From “Gentrification” to Community Control: An exploration into urban restructuring in New York City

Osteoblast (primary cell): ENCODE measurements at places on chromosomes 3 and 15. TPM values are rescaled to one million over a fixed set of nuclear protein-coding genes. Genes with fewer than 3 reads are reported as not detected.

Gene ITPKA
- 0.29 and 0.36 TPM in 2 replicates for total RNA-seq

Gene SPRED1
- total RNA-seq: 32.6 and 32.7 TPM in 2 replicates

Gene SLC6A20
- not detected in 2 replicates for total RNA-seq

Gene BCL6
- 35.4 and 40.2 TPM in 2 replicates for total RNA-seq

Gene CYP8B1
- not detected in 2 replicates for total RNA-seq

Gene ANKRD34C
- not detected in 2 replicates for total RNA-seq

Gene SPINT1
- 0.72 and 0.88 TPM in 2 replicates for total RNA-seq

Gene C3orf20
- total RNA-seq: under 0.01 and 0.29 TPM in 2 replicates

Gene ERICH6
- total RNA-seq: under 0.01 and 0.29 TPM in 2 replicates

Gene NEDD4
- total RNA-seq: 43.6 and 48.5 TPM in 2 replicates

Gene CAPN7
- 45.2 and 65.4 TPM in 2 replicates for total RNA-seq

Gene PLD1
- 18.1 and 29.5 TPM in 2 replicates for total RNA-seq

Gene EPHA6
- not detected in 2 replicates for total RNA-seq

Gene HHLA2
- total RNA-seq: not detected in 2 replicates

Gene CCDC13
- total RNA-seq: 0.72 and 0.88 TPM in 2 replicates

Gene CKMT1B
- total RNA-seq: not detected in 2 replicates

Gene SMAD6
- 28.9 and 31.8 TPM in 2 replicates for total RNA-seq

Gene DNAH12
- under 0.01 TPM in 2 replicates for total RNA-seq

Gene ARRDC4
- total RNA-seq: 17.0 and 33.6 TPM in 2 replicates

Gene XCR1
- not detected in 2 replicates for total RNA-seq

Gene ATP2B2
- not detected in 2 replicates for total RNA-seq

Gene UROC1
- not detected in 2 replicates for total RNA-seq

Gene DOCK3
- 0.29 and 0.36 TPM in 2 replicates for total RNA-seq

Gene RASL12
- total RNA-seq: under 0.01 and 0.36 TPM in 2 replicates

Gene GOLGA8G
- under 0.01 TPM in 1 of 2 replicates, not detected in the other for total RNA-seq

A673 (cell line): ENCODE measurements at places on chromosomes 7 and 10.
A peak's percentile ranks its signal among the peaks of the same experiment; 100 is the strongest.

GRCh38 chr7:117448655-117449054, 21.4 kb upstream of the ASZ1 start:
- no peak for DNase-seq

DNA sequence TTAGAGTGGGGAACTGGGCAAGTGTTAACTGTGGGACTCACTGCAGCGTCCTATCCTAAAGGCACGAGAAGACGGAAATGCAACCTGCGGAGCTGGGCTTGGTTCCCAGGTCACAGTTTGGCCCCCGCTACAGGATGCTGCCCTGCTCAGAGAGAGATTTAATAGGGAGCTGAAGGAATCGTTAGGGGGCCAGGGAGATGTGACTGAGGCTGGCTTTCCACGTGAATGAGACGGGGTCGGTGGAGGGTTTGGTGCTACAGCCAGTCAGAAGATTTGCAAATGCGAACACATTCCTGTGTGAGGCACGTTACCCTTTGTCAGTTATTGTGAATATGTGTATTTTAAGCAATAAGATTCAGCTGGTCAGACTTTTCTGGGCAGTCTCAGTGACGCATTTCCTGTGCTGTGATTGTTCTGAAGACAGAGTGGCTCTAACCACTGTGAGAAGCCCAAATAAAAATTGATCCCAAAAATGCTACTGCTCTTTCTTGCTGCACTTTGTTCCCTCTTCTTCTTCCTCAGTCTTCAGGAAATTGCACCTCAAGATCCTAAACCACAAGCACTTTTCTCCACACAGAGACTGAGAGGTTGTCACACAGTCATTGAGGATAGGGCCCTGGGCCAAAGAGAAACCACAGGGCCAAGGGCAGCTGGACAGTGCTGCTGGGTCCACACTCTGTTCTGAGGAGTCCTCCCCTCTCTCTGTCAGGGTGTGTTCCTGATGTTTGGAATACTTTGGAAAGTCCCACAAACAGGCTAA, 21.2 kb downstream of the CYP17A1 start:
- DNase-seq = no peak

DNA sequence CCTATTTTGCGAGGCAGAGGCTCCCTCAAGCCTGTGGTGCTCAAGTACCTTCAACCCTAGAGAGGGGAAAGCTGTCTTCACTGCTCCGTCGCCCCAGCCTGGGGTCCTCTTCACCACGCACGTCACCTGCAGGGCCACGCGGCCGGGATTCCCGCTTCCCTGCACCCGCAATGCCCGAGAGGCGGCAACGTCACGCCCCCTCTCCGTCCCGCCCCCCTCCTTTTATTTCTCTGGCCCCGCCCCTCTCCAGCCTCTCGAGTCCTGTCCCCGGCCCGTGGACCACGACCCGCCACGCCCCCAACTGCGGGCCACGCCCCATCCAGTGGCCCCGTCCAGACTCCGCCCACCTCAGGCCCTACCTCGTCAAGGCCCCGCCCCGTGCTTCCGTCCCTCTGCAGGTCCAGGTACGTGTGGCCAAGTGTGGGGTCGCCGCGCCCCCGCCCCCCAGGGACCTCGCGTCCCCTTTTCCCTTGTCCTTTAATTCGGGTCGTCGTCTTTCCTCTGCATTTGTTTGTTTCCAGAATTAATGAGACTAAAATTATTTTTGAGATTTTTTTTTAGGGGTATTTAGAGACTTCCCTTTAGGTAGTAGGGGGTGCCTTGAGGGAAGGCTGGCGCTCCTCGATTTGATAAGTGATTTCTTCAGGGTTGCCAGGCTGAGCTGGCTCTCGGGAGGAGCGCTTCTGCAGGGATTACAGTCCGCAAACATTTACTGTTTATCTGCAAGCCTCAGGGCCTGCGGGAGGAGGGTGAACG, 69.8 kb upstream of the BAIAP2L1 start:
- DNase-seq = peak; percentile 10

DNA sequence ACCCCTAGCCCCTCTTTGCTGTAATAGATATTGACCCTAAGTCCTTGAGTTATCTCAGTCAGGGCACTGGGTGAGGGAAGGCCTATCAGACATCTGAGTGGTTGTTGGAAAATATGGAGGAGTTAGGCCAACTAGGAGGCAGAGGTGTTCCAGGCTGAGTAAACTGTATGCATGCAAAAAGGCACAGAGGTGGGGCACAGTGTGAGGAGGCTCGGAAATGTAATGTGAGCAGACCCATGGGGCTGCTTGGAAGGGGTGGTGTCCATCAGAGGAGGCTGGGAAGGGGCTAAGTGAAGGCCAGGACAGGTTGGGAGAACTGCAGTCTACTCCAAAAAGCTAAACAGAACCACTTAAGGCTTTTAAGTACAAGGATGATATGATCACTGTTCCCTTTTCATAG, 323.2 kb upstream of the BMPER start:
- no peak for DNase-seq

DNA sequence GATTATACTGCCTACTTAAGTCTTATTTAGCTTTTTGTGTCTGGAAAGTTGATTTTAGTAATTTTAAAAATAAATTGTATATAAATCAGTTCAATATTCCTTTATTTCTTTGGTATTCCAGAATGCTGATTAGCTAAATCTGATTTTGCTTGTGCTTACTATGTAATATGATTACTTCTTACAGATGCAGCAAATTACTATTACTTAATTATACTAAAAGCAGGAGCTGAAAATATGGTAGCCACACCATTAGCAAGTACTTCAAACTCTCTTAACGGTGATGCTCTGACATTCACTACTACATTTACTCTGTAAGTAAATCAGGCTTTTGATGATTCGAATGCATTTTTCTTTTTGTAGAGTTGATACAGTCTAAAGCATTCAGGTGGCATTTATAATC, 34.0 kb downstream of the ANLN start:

Discriminatory land use policies and the whims of global capital have stripped many low-income communities and people of colour from their ability to secure adequate housing. This has resulted in a deeply inequitable status quo that continues to shape cities through the displacement of these communities. In response, some groups have organized to gain control of land and capital in an attempt to reshape urban power dynamics to favour the needs of residents rather than the accumulation of capital. This portfolio explores the process of neighbourhood change and displacement, as well as the strategies and models that communities adopt to overcome the inequitable distribution of land and resources. In order to do so, the portfolio adopts a multi-scalar approach to analyzing urban change, community organizing and local control of land. The first component provides context for this research through a self-reflexive autoethnography exploring the connection between our individual choices and the broader socio-economic phenomenon of urban restructuring. The second component makes a case for the need for community control to mitigate the racially and socially unjust distribution of land, while proposing Community Land Trusts as a possible model for collective ownership of land and democratic decision-making. Finally, through the results of Community-Based Participatory Research with the New York City Community Land Initiative, the third component explores how regional coordination can serve to ground CLTs in a more democratic process for community control.